In 2014, Prime Minister Narendra Modi emphasized on his humble beginnings through his “Chai Pe Charcha” campaign. Modi, famous as the son of a tea vendor, sat at a roadside tea stall and connected electronically with over 1,000 tea stalls in 300 cities. In the same year, the Street Vendors Act, 2014, legalized street vending and established a regulatory framework to protect vendors’ rights. Moreover, Article 19 (1)(g) of the Constitution of India safeguards the right of street vendors to engage in their choice of occupation.
Sixty-nine years of the Constitution of India, five years under the leadership of the son of a chaiwallah, and an explicit legislative promise of protection, yet, street vendors still face abuse and unlawful evictions by civic authorities and the police.
The Act asks states to create a participatory body to balance the rights of vendors against competing claims by other stakeholders on public spaces. This participatory body, also known as the town vending committee (TVC), is responsible for identifying vendors and developing plans to demarcate vending zones. The town vending committee is the centrepiece of the Act. Unless these committees are up and running effectively, established vendor rights will remain a remote dream.
Our team at the Centre for Civil Society studied the constitution and functioning of one of these participatory bodies in “millennium city” Gurugram.
The Act says there should be at least 12 vendor members of a 30-member committee. In Gurugram, the committee has only four. The vendors who were listed as “committee members” in official documents denied being part of the panel. Besides, a civil society representative went so far as to say that he was only a part of the committee as he was “friends with the city project officer (CPO)”. These details are non-trivial. The committee, its constitution and how it functions have direct implications on the 18,000 identified vendors of the city.
Inadequate and arbitrary representation of vendors can have far-reaching consequences on the protection of their rights. Consider this: The same committee in Gurugram issued an order to shift vendors from Sector 14 based on complaints from resident welfare associations (RWAs) and market associations. Who was a part of this meeting? Were vendors included? We don’t know. Later, when the vendors challenged this decision, a committee of the district town planner and the city project officer (both are members of the local authority) inspected the respective vending sites and recommended that vendors be shifted. Challenged again in court by the vendors, the committee was asked to reconvene and take a “fair decision” after hearing the arguments of all concerned stakeholders. Of the 17 members, including municipal officials, the CPO’s friend and the local resident association representative, only three opposed the proposal. Not surprisingly, all three were vendor association representatives.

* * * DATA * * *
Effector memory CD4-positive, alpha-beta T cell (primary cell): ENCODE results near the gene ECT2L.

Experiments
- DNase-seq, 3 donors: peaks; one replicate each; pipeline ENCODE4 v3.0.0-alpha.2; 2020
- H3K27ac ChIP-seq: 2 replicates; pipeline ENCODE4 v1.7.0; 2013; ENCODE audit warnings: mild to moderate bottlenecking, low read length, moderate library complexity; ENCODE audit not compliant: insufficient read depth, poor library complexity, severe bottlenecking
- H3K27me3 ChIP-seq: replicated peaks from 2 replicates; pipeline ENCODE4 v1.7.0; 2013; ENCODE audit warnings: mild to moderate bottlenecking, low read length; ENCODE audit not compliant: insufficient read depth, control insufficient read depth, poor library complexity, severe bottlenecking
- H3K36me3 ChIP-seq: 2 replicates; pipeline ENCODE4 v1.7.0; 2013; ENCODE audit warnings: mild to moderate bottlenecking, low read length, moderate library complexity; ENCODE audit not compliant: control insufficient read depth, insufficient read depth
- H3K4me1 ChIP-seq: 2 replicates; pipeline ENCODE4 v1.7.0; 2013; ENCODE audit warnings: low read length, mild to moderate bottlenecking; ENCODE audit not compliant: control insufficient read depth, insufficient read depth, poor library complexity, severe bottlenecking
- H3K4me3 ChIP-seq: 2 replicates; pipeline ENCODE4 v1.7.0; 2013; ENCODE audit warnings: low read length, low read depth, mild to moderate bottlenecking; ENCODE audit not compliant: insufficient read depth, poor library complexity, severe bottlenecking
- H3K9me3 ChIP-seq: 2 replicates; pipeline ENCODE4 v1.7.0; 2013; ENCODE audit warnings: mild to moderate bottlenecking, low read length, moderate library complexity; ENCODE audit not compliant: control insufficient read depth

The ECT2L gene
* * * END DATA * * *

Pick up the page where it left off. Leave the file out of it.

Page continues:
Another consequence of vendors’ underrepresentation is the price vendors in Gurugram are paying for their right to vend. In a June 2016 meeting of the town vending committee, the Municipal Corporation of Gurugram refused to grant advertising rights to private enterprises that were otherwise willing to bear these costs. Today, vendors have to cough up nearly ₹1 lakh for vending carts. Vendors who attended the meeting did not challenge the decision as they were willing to invest in anything that would assure them some recognition and security of tenure.
The examples show that the suppression or protection of vendors depends on the quality of regulations proposed by the local authority. Formed by the same local authority, the committee is supposed to serve as a mechanism for negotiation between the state and civil society through its representation of different stakeholders. However, the municipal commissioner is the chairperson of the town vending committee under the Act. So, if the municipal authority, under the commissioner, excludes them from meetings, decisions and streets, where do vendors go? Is there any accountability mechanism in place to check the authority of the municipal commissioner?
At the city level, the top-down hierarchy starts at the state government, which, through its chief minister, appoints the municipal commissioner. Under these circumstances, the commissioner lacks incentives to execute policies that benefit the local electorate. However, Indian cities are governed by two independent heads—the administrative head being the municipal commissioner and the legislative head being the mayor. The latter, being a ceremonial head, has limited or no powers over city planning despite being a representative of citizens. States can change this; the Bhopal Municipal Corporation, for instance, did not shy away from amending its Municipal Corporation Act, and has had a mayor-in-council system with a directly elected mayor. This idea is one of many that can be explored by other cities to plug implementation gaps from the bottom up.
For a city to be able to effectively plan for its citizens, it needs to be made accountable to them. But the question that over 100 million vendors are asking, now that the world’s largest electorate has voted, is the following: Are street vendors citizens of the city they vend in, or are they still encroachers?
This article was originally published in Live Mint.
The opinions expressed in this essay are those of the authors. They do not purport to reflect the opinions or views of CCS.